A GIFTed man
“I’m debating Jim Rogers (Singapore-based American author and investor) in Vladivostok. Food is not a commodity. That is the first thing I’m going to say. Food is food.”
That is how Nair — founder of Global Institute For Tomorrow (GIFT), environmental consultant, author, entrepreneur, advocate, sportsman and one-time musician — opens the conversation. There is very little preamble.
Rogers made a name and fortune by investing in commodities, including things like wheat and corn. Nair’s goal, it seems, is to test the boundaries of generally accepted knowledge.
He takes a second to explain that he has been invited to Vladivostok — along with Rogers — to the Asia-Pacific Economic Cooperation Forum in September, and then launches a monologue on the challenges ahead of the world and the importance of finding new ways to tackle them. Traditional Western-led thinking is not going to cut it.
A short, athletic man in his 50s, Nair was born in Malaysia of Indian parents. He studied chemical engineering in the UK and worked there for a few years before moving to Swaziland, where he spent five years working on water sanitation projects.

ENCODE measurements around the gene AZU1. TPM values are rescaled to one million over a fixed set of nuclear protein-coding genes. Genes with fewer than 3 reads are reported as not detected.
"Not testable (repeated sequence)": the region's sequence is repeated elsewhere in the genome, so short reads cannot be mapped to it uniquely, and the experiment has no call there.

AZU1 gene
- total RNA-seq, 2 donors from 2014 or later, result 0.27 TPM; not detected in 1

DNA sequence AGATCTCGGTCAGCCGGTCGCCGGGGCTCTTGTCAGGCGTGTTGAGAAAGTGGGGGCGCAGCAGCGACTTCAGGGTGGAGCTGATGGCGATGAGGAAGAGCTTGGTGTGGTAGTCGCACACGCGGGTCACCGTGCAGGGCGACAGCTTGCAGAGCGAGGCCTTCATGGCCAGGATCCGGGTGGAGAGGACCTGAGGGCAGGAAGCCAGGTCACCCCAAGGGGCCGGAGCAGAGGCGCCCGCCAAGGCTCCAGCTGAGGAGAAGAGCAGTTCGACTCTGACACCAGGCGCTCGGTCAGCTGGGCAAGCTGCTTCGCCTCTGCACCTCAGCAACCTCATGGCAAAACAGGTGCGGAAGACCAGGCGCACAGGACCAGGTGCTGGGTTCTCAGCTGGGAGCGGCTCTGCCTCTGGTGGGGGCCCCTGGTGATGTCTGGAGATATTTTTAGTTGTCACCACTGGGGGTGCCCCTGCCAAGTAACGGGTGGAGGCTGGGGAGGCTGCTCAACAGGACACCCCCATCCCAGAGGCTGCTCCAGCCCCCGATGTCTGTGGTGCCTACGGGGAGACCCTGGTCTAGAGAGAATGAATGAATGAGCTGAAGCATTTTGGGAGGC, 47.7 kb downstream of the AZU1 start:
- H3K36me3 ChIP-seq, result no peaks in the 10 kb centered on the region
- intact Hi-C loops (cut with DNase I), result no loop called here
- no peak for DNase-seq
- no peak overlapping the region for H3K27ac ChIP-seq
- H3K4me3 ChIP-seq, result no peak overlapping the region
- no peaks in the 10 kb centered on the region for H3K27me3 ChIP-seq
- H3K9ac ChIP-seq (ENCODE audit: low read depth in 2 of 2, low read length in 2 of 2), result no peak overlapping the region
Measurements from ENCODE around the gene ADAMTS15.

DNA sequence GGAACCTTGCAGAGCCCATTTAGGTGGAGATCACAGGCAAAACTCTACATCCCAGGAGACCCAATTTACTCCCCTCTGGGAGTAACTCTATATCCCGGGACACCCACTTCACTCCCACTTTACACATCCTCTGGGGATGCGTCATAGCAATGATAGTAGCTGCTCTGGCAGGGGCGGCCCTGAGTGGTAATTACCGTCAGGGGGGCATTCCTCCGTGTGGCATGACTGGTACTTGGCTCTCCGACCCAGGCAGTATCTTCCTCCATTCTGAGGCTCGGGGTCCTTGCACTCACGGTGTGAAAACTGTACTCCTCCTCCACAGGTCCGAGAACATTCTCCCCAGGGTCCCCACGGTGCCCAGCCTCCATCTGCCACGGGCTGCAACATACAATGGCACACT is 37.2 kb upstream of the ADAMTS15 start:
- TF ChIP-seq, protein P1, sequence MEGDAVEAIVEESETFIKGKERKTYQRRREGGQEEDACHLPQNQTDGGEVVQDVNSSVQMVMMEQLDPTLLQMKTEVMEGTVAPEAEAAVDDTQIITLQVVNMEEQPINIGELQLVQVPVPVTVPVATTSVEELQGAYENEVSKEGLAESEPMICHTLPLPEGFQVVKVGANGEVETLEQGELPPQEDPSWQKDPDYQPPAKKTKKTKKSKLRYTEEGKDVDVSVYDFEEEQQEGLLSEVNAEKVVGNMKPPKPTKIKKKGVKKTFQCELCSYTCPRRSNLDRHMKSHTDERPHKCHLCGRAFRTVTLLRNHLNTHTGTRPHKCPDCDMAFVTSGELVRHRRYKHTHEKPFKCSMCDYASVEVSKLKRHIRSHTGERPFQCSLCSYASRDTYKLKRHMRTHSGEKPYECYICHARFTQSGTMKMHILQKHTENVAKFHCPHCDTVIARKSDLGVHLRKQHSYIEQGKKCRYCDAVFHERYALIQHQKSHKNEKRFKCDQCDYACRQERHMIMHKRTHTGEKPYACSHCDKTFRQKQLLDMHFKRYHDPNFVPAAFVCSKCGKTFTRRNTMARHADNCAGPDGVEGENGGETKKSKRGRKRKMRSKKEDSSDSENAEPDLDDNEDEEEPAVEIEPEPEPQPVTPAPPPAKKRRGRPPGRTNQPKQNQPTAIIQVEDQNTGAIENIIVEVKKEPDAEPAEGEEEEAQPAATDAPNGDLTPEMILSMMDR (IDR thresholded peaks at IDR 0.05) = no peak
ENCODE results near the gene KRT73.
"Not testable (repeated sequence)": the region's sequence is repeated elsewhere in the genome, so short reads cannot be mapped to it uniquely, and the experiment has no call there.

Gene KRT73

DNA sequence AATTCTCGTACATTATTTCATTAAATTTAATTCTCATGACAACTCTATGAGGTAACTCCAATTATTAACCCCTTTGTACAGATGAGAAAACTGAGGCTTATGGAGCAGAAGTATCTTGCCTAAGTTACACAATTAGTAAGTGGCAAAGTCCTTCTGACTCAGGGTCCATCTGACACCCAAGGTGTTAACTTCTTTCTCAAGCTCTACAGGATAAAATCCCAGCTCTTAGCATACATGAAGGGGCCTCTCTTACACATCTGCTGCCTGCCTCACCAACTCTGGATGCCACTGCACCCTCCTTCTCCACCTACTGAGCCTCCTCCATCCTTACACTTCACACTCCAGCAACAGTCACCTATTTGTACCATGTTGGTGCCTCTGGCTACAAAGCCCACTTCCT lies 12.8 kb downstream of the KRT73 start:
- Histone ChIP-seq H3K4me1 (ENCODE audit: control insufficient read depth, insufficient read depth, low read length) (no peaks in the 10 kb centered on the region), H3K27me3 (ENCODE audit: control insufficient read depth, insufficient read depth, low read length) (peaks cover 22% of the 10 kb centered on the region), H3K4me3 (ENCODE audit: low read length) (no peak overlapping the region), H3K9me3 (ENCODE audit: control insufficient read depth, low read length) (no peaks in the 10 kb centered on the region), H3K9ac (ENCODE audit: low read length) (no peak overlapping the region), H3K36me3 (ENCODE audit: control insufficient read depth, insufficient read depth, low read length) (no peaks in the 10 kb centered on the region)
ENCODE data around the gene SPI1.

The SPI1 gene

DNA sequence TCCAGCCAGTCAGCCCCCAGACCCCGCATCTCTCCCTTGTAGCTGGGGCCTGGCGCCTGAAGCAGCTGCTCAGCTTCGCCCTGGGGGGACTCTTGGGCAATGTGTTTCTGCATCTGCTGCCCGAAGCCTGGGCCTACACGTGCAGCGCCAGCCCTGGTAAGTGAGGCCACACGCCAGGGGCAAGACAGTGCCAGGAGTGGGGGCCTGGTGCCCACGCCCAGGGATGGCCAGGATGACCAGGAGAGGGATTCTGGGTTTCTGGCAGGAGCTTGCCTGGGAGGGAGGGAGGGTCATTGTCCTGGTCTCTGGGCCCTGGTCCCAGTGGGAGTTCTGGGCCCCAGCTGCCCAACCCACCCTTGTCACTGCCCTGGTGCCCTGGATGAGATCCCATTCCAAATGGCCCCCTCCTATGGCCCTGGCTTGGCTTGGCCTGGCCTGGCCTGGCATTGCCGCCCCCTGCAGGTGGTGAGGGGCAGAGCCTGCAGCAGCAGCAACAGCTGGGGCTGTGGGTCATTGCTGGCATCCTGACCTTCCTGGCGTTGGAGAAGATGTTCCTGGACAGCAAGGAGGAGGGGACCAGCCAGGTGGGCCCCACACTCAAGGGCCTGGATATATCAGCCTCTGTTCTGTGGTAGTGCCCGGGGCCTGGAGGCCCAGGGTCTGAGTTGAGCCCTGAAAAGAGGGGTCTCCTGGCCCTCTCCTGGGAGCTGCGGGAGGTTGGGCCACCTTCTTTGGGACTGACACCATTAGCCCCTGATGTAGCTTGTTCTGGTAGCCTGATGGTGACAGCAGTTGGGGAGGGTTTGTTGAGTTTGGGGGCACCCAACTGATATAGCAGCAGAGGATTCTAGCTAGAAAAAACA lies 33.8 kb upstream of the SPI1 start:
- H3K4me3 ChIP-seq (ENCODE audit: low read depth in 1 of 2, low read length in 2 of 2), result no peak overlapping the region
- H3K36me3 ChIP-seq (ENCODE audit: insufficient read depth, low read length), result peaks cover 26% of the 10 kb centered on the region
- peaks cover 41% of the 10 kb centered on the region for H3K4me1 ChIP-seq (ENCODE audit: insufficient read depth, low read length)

He then moved to Thailand where he got a Masters “from an Asian institution” and, subsequently, led one of the largest environmental consulting firms in Asia, turning a company of some 10 people in Hong Kong into a multinational of 500 with 20 offices in 12 countries.
He is also a handy hockey player and managed the Hong Kong hockey team for seven years, taking it to the Asian Games in South Korea in 2002. He played for the Malaysian under-21 team and still keeps it up in a second division team.
He plays the saxophone too and once played in and managed a band in Africa. He did not make a career of music although he still plays the sax. One of the lessons he drew from the stint is somewhat oblique.
“When I was in the band, I was managing it. I always say, if you can manage musicians and spokespeople, that is the best (business) training you can have.”
He has traveled extensively and has worked in Asia, Europe and Africa. He moved to Hong Kong more than 20 years ago.
“I was 32 and running an engineering firm in Thailand,” he says, explaining the relocation.
It proved to be less than rewarding, personally, and he decided he “didn’t need the hassle”.
So he moved to Hong Kong. In a few short years, he found himself running an environmental consultancy and coming to grips with the fact that he had a voice, a range of views and liked to share them.
“I had become much more outspoken about the issues I cared about,” he says. “The consulting arena was too narrow for what I wanted to do.”